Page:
Can America Win The New Century?
At the beginning of the twentieth century, the United States was an industrial and technological backwater. Still mostly an agrarian nation, bright young students would often go to Europe to pursue advanced degrees in the sciences, because American universities were considered second rate.
By the end of the century though, the United States had become the center of the technological universe. Earning more Nobel Prizes in the sciences than any other country, we built unparalleled dominance in industries ranging from information technology to bioscience. US universities are now considered the finest in the world.
Yet the new century poses unprecedented challenges. Globalization and other trends are creating a multi-polar world. A rising Asia, led by China, threatens to usurp American primacy while, at the same time entrepreneurship is at or near historic lows. If we are to win in this new century, we need to return to the values that made us dominant in the first place.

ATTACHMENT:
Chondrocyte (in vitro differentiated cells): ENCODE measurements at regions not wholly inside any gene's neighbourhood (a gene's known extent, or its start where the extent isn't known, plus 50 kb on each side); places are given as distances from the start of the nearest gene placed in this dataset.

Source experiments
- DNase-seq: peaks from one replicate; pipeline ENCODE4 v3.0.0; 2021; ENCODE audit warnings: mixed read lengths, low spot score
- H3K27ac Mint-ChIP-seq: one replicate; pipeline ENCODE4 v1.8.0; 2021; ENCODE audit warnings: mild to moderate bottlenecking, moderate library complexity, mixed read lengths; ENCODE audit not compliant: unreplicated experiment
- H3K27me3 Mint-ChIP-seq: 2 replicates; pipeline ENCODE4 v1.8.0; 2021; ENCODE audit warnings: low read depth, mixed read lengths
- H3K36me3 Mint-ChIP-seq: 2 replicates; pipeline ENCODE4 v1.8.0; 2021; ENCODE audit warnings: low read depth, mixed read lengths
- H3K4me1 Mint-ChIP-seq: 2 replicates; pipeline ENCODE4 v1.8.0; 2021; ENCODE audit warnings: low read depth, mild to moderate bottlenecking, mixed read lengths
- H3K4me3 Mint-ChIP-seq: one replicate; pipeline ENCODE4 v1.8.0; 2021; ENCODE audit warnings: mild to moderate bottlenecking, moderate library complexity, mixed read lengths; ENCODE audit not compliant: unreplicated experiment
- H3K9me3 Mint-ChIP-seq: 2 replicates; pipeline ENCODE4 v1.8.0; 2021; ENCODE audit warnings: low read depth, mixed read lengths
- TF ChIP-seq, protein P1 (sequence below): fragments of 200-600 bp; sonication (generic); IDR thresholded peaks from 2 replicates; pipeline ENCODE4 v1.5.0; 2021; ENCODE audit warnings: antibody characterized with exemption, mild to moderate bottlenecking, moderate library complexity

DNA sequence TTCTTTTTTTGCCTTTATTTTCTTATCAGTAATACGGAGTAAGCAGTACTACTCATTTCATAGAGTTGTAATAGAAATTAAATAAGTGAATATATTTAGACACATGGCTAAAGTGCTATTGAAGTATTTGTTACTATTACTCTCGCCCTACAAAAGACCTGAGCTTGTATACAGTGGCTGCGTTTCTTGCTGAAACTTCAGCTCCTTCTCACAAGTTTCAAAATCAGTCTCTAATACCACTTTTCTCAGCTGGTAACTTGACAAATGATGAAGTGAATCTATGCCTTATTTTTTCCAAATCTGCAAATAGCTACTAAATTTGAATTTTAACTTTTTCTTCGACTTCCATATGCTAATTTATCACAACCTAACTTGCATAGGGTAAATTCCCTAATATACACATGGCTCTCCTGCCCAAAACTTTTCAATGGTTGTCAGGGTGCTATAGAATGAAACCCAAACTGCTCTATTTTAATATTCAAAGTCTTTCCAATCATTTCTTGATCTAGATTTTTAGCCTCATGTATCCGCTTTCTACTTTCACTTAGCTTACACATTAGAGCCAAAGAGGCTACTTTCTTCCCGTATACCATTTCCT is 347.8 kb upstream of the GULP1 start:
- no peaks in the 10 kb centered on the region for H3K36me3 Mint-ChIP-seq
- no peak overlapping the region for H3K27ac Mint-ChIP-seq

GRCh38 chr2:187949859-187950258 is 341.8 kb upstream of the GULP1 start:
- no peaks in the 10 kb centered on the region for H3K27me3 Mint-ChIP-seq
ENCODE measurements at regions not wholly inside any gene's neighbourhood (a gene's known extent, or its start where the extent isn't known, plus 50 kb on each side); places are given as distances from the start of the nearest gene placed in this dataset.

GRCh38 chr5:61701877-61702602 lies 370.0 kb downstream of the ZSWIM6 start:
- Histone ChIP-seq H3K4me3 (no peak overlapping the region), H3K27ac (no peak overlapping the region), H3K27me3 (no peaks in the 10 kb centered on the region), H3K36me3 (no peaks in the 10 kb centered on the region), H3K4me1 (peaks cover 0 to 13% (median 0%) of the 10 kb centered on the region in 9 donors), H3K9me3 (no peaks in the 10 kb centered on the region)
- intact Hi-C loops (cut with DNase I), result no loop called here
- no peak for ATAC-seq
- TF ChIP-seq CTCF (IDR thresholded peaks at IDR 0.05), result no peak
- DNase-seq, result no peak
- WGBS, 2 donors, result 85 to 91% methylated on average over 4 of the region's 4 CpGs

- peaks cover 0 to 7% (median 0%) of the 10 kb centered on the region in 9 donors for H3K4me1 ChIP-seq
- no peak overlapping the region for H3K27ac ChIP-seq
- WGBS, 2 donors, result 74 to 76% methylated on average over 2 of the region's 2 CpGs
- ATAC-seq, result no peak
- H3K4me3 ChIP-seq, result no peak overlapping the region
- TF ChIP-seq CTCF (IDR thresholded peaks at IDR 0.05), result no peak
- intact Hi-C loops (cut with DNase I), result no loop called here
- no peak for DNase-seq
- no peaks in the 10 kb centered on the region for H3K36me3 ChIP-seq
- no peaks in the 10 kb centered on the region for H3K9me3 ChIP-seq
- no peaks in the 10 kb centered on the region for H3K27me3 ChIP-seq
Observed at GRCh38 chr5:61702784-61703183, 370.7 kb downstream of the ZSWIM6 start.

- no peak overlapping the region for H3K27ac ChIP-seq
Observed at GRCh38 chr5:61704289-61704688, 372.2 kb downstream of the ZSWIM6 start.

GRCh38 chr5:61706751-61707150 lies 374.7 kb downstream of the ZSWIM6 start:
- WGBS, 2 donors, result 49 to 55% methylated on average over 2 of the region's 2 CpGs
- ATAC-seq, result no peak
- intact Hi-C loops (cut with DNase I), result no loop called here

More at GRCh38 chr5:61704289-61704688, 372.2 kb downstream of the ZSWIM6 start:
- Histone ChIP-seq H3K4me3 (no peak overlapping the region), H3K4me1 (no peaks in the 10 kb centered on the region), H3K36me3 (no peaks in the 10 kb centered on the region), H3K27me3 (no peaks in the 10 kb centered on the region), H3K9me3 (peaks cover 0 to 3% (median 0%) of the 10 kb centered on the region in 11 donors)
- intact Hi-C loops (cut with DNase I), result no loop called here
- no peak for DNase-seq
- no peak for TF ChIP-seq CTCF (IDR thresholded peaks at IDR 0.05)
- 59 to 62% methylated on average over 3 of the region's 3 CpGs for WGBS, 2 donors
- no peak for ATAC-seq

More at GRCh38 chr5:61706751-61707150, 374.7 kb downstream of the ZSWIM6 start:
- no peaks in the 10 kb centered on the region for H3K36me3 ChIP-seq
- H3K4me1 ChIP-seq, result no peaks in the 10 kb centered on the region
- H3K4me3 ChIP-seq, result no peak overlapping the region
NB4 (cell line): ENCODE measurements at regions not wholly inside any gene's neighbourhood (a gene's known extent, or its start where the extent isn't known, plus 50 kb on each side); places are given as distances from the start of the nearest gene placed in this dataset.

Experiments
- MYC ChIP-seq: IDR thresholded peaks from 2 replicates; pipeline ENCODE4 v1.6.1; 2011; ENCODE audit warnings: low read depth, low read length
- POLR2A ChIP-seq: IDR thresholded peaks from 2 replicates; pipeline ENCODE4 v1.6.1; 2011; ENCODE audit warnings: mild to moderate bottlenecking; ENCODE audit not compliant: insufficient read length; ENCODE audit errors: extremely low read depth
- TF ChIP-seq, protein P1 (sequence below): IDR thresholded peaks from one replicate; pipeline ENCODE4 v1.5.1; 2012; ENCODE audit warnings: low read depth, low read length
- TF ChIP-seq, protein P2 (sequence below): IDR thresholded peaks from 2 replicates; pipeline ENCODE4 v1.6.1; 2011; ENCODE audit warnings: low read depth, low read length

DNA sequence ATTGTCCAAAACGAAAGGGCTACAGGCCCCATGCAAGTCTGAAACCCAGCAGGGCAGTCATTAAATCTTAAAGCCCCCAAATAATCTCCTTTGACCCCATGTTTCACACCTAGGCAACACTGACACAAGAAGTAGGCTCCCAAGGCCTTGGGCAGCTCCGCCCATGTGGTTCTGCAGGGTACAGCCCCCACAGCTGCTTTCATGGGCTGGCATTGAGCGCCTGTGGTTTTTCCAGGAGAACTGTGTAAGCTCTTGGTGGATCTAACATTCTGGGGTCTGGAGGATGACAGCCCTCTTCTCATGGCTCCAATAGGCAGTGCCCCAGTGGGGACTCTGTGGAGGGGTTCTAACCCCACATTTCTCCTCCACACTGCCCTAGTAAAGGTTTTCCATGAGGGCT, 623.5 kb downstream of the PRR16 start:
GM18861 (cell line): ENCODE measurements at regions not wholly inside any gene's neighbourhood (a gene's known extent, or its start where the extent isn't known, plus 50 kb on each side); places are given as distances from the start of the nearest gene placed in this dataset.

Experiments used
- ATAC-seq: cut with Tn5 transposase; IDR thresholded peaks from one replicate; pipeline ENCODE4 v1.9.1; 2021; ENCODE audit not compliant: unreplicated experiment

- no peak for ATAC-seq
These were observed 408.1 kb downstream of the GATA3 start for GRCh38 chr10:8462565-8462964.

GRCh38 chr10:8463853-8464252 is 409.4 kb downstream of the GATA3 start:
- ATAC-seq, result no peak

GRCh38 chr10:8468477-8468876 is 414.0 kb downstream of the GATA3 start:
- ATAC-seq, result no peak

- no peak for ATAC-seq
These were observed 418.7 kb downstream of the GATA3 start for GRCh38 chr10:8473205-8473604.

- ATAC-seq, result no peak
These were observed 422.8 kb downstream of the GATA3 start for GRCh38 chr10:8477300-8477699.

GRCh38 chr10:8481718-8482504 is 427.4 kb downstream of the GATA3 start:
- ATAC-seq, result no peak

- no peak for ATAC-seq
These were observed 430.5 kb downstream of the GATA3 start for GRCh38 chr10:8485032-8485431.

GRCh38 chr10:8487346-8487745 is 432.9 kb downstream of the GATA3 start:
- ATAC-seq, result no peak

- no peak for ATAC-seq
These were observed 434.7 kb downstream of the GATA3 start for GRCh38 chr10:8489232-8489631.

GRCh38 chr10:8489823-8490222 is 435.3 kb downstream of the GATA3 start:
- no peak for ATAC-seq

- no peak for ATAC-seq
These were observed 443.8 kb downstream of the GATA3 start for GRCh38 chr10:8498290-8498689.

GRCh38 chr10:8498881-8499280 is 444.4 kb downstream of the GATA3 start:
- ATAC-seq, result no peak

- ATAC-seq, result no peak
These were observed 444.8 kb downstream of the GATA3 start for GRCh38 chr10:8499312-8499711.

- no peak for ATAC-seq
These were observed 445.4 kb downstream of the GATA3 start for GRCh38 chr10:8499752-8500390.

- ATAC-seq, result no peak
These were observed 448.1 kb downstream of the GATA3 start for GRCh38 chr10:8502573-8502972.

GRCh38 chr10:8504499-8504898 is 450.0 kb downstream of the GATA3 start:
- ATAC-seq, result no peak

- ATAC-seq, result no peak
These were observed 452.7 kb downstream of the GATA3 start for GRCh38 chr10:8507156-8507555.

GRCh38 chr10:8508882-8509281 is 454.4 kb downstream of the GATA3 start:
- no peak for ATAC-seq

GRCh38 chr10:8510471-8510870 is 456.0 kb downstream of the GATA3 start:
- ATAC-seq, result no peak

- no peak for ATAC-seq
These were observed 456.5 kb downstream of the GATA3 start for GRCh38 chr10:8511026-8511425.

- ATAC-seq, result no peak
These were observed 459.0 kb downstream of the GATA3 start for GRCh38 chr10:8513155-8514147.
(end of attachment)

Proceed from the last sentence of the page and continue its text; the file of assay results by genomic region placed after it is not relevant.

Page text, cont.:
Have You Ever Dreamed A Dream?
In August 1929, just before the stock market crash, Louis Bamberger and his sister, Caroline Bamberger Fuld, sold their department store in Newark to R.H. Macy & Company for $25 million ($343 million in 2015 dollars). Grateful to the people of Newark for their support, they planned to endow a medical college in that city.
Yet when their representatives approached Abraham Flexner, the foremost authority on higher education at the time, he told them that there was little point in building a medical school just across the river from Manhattan, where there was no shortage of medical talent. When asked if he had any suggestions, Flexner replied, “Have you ever dreamed a dream?
Flexner’s dream was to create an academic institution like no other. It was to be a place where great minds could roam free, unencumbered from teaching duties or publishing requirements. A master salesman, Flexner convinced the Bambergers not only to support his vision, but that Princeton, located 40 miles away, was somehow in the Newark area.
That’s how the Institute for Advanced Study was born. Flexner scored an early coup by luring Albert Einstein, who was feeling increasingly uncomfortable in his native Germany, where they had taken to calling his work “Jewish physics,” to be its first permanent scholar. Others, such as the mathematical wunderkind, John von Neumann, the physicist Hermann Weyl and the logician Kurt Gödel soon followed.
Science, The Endless Frontier